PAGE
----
Banks hold the aces
Mark Davies (pictured) is managing director of Link Mortgage Services
Much is being made of disintermediation – by that I mean the ripping up of current processes and the reshaping of current value chains.
We have seen in recent times Habito, a mortgage broker, become a lender and Landbay disintermediate capital markets by securing ‘lend to order’ finance from JP Morgan.
There are plenty of larger directly authorised firms mulling Habito’s decision.
After all, with so many five year fixed rates being sold and automated product transfers in play from lenders like Santander, sustaining volumes for shareholders is looking a tricky prospect.
Much of this change is being driven by technology. Larger balance sheet lenders have the wherewithal to invest in customer centric operations – and indeed their direct operations make this essential if they are to hold their own in the face of possible competition from tech giants or overseas players.
Customers, and in particular the generations coming through, expect instant decisions and a lender’s ability to deliver these responsibly will see them hoover up market share in the future – whether intermediated or not.
We all recognise the need for sound advice but the regulator’s latest pronouncement on the need to focus even more on price in the follow up to the MMR recently is enough to leave many wondering how execution only and aggregators might fit into this conundrum.
But there is also another piece. Open banking allows the current bank to become the defacto broker for banking services which include mortgages.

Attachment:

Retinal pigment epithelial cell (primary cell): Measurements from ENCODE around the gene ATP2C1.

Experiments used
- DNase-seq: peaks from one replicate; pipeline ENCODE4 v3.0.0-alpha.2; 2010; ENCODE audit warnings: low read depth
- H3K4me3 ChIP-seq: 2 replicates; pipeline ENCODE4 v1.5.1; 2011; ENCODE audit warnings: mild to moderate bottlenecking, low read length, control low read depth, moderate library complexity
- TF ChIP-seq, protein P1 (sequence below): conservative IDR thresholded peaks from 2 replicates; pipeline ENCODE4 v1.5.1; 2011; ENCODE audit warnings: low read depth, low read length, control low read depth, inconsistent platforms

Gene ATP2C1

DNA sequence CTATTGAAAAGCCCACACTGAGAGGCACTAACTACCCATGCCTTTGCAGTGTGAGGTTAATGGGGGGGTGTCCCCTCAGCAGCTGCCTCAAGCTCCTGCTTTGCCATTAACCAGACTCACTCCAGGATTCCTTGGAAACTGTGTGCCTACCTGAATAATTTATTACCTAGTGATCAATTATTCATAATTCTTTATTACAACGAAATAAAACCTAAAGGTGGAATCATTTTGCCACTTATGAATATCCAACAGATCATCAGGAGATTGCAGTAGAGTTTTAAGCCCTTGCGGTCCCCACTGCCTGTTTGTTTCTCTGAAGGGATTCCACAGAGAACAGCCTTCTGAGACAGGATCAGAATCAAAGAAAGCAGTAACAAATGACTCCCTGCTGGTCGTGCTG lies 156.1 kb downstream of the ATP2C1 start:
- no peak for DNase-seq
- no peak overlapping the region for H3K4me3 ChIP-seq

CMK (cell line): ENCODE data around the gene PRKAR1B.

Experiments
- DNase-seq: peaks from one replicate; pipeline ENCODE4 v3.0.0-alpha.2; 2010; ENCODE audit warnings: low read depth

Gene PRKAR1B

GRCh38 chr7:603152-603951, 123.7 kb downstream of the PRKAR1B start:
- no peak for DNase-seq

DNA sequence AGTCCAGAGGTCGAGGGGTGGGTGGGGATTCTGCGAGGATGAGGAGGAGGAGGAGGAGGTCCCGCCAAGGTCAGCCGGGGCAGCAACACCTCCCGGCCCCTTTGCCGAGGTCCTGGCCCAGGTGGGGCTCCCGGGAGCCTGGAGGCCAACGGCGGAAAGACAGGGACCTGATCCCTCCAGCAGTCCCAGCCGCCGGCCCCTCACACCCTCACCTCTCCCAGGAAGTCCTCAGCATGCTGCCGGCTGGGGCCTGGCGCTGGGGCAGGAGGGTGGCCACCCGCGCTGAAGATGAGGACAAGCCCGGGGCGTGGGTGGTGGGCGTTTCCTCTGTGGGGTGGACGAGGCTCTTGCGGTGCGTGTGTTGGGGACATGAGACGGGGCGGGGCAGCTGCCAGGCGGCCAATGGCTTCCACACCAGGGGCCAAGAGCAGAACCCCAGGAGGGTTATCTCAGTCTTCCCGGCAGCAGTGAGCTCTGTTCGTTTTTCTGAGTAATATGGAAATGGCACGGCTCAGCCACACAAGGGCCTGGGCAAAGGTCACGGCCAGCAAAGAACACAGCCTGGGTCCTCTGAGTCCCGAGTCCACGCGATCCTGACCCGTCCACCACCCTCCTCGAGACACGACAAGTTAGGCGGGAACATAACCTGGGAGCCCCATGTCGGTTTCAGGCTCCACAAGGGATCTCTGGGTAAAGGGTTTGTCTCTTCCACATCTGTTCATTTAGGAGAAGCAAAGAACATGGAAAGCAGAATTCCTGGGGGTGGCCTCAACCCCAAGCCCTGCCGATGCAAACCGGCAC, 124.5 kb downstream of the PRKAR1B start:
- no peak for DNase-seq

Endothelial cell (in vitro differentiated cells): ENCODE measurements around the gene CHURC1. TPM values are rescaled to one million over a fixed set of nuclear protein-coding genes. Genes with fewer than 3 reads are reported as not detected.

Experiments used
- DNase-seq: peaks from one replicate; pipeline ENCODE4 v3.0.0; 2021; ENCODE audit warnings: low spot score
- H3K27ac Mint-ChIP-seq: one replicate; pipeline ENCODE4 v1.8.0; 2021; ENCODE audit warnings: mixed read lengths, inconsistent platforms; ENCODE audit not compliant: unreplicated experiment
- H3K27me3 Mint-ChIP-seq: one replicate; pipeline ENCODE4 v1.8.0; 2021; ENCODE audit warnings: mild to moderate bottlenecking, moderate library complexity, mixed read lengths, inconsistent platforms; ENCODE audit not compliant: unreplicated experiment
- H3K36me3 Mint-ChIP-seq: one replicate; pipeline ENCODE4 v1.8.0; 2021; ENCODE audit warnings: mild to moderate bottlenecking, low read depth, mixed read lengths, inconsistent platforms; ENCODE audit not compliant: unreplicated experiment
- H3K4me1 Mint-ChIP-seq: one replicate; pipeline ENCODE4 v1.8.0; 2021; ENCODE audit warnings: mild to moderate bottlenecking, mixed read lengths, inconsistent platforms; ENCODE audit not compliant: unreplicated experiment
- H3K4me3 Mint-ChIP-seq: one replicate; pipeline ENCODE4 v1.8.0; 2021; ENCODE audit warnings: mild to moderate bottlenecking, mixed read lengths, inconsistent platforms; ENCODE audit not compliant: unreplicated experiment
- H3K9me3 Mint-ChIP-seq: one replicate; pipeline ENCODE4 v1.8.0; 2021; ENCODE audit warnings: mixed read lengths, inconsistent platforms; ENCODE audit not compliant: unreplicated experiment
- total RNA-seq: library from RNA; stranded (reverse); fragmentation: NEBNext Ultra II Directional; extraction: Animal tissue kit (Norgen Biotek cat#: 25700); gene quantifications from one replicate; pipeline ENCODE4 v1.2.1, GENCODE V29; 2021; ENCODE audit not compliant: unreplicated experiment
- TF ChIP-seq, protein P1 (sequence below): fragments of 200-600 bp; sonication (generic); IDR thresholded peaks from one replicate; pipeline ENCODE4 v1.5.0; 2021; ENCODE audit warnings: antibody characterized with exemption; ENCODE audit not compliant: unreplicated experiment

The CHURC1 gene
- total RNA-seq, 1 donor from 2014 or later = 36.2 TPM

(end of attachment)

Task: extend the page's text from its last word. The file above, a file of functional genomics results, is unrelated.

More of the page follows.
Rather than product switching within their four walls, the high street will have the facilities to broker the clients mortgage themselves. What really makes this attractive is that in an era of low margins, disconnecting fees from the interest rate is particularly attractive.
Far more lucrative to automatically switch a current account, mortgage, bond etc for a monthly fee across the entire market let alone their own product ranges than rely on skinny margins from products with too short a lifespan to really make a difference.
Something has to change HSBC often lead where others follow and their decision to slash jobs and admit 80% of their profit comes from South East Asia tells you all you need to know about the value of UK mortgages currently in the big scheme of things.
And the banks have the means to do this. A recent FCA study uncovered the top six providers now have 88% of the UK’s current accounts – this has grown from 80% a few years ago.
Challenger banks have clearly struggled. With this sort of resource to hand, and the responsibilities that go with it, it cannot be surprising if banks become the master brokers.